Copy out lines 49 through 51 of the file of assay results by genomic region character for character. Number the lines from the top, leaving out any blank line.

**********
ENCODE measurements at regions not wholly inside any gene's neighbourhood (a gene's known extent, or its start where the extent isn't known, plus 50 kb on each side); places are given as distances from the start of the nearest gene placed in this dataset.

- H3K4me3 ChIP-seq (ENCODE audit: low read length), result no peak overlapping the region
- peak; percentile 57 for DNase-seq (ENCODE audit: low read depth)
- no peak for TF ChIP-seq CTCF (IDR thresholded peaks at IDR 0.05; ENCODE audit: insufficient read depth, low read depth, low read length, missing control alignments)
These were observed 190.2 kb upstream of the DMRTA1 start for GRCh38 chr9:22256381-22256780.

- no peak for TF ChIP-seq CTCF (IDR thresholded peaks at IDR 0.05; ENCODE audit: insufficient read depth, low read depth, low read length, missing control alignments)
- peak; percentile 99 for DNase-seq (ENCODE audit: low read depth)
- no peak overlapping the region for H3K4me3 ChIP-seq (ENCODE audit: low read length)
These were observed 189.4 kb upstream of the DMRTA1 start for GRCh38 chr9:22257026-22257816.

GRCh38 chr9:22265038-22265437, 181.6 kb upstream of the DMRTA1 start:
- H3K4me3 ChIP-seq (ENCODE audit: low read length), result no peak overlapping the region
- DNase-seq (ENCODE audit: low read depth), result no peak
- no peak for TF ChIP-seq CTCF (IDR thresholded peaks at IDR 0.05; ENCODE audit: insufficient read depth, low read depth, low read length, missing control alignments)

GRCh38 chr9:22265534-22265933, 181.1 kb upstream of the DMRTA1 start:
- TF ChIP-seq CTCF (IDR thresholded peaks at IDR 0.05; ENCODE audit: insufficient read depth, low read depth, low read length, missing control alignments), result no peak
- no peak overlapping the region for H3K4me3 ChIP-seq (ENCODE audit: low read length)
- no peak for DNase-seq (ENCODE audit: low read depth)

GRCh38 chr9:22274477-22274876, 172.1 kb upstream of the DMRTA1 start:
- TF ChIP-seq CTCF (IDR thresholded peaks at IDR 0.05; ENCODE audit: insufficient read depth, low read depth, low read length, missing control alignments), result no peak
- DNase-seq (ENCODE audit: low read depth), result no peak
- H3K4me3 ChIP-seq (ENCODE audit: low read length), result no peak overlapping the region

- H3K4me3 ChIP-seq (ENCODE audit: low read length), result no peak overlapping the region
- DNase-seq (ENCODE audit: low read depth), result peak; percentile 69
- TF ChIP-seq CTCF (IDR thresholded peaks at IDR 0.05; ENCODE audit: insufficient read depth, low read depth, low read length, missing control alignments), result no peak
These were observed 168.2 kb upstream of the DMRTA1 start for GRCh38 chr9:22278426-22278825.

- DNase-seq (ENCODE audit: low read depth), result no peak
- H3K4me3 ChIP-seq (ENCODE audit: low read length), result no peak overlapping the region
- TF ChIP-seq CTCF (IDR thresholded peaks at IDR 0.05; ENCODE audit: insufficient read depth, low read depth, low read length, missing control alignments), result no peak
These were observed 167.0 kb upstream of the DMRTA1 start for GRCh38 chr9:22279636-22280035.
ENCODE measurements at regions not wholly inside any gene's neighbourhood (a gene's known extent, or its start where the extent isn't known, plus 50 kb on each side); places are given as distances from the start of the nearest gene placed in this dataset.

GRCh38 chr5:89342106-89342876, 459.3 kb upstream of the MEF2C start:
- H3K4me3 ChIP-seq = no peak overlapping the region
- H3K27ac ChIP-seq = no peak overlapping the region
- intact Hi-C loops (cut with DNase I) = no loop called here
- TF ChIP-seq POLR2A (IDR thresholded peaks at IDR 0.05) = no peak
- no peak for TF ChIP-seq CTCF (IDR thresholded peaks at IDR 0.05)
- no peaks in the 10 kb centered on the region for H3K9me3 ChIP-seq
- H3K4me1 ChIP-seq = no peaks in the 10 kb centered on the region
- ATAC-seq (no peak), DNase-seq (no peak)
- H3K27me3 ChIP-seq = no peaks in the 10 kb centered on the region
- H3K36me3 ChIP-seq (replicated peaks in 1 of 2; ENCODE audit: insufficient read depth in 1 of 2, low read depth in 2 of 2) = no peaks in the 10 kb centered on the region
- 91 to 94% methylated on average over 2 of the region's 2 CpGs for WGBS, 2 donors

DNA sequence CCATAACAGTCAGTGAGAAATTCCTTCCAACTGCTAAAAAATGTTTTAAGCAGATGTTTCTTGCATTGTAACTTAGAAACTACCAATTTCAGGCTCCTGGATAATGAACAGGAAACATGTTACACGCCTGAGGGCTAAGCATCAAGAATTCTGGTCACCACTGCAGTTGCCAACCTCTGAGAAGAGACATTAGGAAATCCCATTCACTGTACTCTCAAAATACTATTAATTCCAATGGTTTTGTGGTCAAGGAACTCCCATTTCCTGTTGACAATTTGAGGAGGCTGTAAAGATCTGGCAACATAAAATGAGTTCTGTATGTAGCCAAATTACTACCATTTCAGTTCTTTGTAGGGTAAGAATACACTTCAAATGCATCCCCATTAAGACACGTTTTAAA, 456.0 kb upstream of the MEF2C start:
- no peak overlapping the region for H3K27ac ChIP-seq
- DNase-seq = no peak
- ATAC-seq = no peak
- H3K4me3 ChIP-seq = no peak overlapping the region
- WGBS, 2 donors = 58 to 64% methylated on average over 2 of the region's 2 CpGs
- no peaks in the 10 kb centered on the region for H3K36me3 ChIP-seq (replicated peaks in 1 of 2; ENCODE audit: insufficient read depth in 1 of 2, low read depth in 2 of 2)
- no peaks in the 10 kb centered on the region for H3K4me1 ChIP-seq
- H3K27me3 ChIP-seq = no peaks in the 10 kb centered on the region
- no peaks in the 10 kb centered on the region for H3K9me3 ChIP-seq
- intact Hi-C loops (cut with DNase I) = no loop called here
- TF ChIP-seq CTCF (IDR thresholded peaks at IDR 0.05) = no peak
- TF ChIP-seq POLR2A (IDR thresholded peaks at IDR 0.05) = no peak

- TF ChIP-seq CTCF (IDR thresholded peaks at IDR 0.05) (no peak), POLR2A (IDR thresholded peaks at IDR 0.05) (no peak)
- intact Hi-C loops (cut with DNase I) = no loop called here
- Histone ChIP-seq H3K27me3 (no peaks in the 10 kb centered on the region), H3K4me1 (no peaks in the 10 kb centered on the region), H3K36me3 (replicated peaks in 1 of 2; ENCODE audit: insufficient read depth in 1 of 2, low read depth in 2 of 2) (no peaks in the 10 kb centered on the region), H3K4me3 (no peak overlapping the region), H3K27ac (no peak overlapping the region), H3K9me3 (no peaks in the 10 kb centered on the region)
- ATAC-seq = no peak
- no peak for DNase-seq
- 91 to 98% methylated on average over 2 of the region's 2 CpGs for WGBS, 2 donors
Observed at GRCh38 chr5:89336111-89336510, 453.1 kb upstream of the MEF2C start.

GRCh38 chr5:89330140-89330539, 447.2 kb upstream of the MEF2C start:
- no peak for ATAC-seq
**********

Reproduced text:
- no peaks in the 10 kb centered on the region for H3K36me3 ChIP-seq (replicated peaks in 1 of 2; ENCODE audit: insufficient read depth in 1 of 2, low read depth in 2 of 2)
- no peaks in the 10 kb centered on the region for H3K4me1 ChIP-seq
- H3K27me3 ChIP-seq = no peaks in the 10 kb centered on the region